Scientific Storytelling
All Data Deserve a Narrative

October 8, 2020

As a child, I lived for the hands-on magic of science: growing rock candy from sugar solution, the color-changing feats of acids and bases, dissolving an egg shell with vinegar to leave a wobbly, gelatinous mass. The appeal of science was purely in the doing, the show, and the mystery of it all. Years later, I found myself at 9 PM in a chemistry lab in the basement of an ancient MIT building, disenfranchised and exhausted. My three other lab mates were discussing ways to optimize the never-ending reaction in the fume hood behind us. As they tweaked the reagents and temperature yet again, one of them said, “Hey Deb. Do you want to head back to rest? We’ll definitely need you to lead us in writing the report after the experiment is over.”

And that was the catalyst for a revelation that exposed my truth. My heart was no longer in the discovery, the experimentation, the doing. What inspires me more is the communication of the discovery – weaving data points and analysis into a narrative that reshapes thinking and spurs further study. This moment in the lab was a crystallizing moment for me: I needed to meld the two disciplines I loved most, chemistry and writing, into my future career. I just needed to figure out how.

In the twenty years since, I’ve had the good fortune to build a career around these two seemingly disparate disciplines. And what I’ve learned is simple in theory but not in execution – all data (positive and negative) deserve a narrative. The best scientific communication is clear, concise, and direct, but also tells a story. It needs a rationale – a compelling reason for readers to care – and to be set up with a premise that matters. Below are a few key tenets my team at Bond and Matter keep in mind as we distill complex clinical data into clear, simple storytelling:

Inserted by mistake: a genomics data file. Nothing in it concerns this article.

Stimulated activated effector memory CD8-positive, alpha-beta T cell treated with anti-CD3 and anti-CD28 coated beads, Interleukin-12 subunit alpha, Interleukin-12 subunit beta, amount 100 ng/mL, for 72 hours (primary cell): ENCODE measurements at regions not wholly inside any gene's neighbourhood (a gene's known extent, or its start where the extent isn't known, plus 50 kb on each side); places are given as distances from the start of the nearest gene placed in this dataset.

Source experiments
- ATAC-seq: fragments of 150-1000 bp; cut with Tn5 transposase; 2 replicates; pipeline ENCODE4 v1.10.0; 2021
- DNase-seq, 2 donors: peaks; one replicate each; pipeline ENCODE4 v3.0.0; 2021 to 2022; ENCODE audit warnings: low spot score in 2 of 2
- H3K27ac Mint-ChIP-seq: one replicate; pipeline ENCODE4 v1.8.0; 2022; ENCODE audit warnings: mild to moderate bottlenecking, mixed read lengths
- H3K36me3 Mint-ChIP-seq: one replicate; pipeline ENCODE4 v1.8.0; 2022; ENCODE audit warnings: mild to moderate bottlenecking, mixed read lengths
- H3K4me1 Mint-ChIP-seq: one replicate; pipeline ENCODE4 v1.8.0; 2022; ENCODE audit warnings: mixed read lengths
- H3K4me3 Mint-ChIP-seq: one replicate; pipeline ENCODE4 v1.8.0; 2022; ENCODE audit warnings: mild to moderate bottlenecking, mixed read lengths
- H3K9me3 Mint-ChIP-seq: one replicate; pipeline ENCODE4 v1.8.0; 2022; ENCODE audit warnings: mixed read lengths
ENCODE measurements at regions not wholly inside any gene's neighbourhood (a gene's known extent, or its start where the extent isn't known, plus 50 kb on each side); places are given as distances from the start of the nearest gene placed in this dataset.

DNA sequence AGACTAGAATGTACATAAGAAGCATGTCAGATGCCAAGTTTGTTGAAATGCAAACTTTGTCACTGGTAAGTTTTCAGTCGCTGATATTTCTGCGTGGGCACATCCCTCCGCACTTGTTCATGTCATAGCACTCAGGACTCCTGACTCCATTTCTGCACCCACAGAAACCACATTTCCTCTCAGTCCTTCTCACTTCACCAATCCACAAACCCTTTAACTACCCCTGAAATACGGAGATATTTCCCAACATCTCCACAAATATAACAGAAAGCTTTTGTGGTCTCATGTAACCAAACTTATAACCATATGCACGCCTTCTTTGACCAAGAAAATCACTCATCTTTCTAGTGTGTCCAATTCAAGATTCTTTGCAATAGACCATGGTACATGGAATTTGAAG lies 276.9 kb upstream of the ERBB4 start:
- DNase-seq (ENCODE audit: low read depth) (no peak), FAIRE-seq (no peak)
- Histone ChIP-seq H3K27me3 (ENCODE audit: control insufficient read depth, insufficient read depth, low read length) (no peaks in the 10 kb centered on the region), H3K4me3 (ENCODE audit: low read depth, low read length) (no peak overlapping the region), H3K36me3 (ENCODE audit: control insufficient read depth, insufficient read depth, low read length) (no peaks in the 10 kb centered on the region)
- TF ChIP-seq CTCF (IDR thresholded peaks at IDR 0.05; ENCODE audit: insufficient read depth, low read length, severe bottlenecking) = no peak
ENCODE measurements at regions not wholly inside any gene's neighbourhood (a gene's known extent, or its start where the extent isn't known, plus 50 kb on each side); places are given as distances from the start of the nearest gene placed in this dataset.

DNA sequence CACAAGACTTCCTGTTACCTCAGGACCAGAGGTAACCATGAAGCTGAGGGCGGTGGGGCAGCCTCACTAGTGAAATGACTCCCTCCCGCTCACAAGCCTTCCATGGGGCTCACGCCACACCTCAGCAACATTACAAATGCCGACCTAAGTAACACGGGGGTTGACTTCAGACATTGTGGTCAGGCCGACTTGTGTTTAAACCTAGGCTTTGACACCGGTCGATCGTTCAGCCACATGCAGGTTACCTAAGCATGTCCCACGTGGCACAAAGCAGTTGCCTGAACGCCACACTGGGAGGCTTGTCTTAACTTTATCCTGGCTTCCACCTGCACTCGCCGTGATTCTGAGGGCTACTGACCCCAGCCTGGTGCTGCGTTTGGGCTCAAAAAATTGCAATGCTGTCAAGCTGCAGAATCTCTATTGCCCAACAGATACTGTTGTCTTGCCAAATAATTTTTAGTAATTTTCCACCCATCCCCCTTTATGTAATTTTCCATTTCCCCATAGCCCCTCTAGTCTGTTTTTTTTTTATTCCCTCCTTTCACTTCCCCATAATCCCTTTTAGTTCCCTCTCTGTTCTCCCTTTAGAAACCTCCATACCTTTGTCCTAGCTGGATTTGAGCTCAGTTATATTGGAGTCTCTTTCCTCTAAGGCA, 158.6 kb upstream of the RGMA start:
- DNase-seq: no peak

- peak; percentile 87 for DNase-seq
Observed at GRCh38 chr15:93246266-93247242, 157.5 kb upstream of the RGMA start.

1. Go big with data collection and prep

Be restrained in communication. It’s always a great idea to be overprepared with your data points, claims, and references. But once they’re gathered and organized, take a measured, concise approach to your communication. Even the most complex pathway can be broken down into pieces. A complicated data slide always has a key point.

2. Draw parallels.

Clinical data are full of parallels – to other populations, to other trial designs, and even other disease states. Looking for these parallels will help you challenge the data and see it from different angles. And, if you do it often enough, will reveal data presentation ideas that you may not have considered but make your point even stronger.

3. Create a lexicon and stay true to it.

If you have been working on a product for some time, you’ll notice there are many ways to refer to its properties. This changes from client to client on the same team, and among stakeholders and key opinion leaders. As communicators, we have the opportunity to set the lexicon. Sticking to it will allow for that consistent, resonant message to stick in the minds of your audience.

Scientific communication, like any writing, can be dull and dry or thoughtful and inspiring. The magic lies in how we tell the story.

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